Tropical Storm Gordon whipped the southern tip of Florida with high winds and rain on Monday, and was expected to have strengthened into a hurricane by the time it makes landfall along the central U.S. Gulf Coast on Tuesday night, the National Hurricane Center (NHC) said.
The storm was forecast to come ashore late on Tuesday near the border between Louisiana and Mississippi, and drop as much as 8 inches (20 cm) of rain in some areas of the U.S. South still reeling from hurricanes a year ago.
Gordon was generating winds of 50 miles per hour (80 km per hour) on Monday as it steamed west-northwest at 16 mph (27 kph), the National Hurricane Center said.
As the storm crossed Florida's southern tip on Monday morning, officials closed the beaches in Miami-Dade County and warned of possible street flooding.
By Monday afternoon the storm had passed over the state. There were no reports of any injuries or deaths or any damages to buildings, said Alberto Moscoso, a spokesman for the Florida Division of Emergency Management.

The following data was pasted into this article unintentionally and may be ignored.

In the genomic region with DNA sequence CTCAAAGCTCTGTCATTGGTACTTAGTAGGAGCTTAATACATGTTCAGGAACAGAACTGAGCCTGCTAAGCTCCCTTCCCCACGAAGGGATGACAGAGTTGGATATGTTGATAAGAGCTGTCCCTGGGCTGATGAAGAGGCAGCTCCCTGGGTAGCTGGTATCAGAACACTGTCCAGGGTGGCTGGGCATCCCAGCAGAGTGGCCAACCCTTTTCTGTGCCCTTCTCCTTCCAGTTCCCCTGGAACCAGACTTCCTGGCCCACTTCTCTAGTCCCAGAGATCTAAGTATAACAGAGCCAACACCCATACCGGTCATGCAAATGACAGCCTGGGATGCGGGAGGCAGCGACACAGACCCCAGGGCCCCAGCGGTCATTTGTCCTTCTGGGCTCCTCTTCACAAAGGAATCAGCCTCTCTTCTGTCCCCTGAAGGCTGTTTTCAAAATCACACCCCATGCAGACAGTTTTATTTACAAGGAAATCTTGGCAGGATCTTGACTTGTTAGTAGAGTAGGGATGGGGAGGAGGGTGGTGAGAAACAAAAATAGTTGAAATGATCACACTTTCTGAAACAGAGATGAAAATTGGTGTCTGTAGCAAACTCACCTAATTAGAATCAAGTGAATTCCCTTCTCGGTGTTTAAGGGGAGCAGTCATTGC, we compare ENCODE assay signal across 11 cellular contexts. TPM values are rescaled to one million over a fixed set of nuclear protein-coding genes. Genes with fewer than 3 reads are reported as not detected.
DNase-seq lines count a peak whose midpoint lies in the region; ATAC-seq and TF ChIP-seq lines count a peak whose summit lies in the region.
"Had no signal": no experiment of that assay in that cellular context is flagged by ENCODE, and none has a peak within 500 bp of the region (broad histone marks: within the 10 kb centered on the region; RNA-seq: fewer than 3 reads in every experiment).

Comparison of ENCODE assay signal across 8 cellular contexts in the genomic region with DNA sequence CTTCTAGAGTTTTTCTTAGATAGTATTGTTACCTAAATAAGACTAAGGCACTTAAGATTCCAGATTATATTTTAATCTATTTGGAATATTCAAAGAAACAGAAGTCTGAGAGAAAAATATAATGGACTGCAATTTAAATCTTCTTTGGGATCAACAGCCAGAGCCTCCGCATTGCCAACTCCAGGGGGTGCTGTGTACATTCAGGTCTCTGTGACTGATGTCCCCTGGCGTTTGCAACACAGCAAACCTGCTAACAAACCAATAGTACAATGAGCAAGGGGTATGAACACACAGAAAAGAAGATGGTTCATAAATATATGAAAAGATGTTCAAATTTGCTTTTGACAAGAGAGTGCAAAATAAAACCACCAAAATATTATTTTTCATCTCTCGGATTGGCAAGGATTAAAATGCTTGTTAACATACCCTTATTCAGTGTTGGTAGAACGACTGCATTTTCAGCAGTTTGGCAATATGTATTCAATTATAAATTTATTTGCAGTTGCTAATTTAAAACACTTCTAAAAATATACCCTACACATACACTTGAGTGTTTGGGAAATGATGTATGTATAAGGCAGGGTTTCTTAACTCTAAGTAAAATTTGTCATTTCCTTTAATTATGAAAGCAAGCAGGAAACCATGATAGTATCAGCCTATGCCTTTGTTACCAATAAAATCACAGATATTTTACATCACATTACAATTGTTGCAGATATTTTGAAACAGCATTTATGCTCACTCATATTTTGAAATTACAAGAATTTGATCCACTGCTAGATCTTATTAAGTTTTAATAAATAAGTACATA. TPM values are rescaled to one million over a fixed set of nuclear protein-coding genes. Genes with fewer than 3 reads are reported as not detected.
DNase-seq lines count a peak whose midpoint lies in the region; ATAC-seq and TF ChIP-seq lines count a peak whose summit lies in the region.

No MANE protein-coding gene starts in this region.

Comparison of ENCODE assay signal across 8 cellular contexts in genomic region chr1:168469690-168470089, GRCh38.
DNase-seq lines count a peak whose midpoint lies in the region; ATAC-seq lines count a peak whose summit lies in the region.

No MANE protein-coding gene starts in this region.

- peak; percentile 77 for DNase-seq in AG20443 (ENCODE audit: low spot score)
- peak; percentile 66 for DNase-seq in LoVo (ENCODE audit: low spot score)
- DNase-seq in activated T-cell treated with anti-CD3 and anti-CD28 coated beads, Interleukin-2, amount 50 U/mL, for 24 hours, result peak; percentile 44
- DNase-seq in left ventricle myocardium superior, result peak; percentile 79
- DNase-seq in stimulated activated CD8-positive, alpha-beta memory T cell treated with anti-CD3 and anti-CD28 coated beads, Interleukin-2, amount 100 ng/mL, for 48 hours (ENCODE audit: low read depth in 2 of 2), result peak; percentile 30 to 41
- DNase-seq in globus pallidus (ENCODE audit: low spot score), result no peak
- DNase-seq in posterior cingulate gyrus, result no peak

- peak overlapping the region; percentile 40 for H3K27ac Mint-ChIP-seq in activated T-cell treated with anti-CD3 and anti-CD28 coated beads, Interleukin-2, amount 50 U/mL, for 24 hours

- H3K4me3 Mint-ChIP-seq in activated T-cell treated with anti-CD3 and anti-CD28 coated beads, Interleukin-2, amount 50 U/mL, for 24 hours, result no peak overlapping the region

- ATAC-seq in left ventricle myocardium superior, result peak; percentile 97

Last year, powerful hurricanes walloped Texas, Florida and Puerto Rico, causing thousands of deaths, hundreds of billions of dollars worth of damage, massive power outages and devastation to hundreds of thousands of structures.
At the mouth of the Mississippi River, around the area of New Orleans, the storm could generate a surge of up to 4 feet(1.2 metres) and smaller surges could hit coastland along other parts of the Gulf Coast, Graham said.
Louisiana Governor John Bel Edwards said on Sunday he had activated the state's Crisis Action Team as a precaution.
U.S. oil producer Anadarko Petroleum Corp on Monday evacuated workers and shut production at two offshore oil platforms, and other companies with production and refining operations along the Gulf Coast said they were securing facilities.
The U.S. Coast Guard also warned that the ports of New Orleans as well as Gulfport and Pascagoula, Mississippi, may have to close within 48 hours when gale force winds from Gordon are expected to arrive.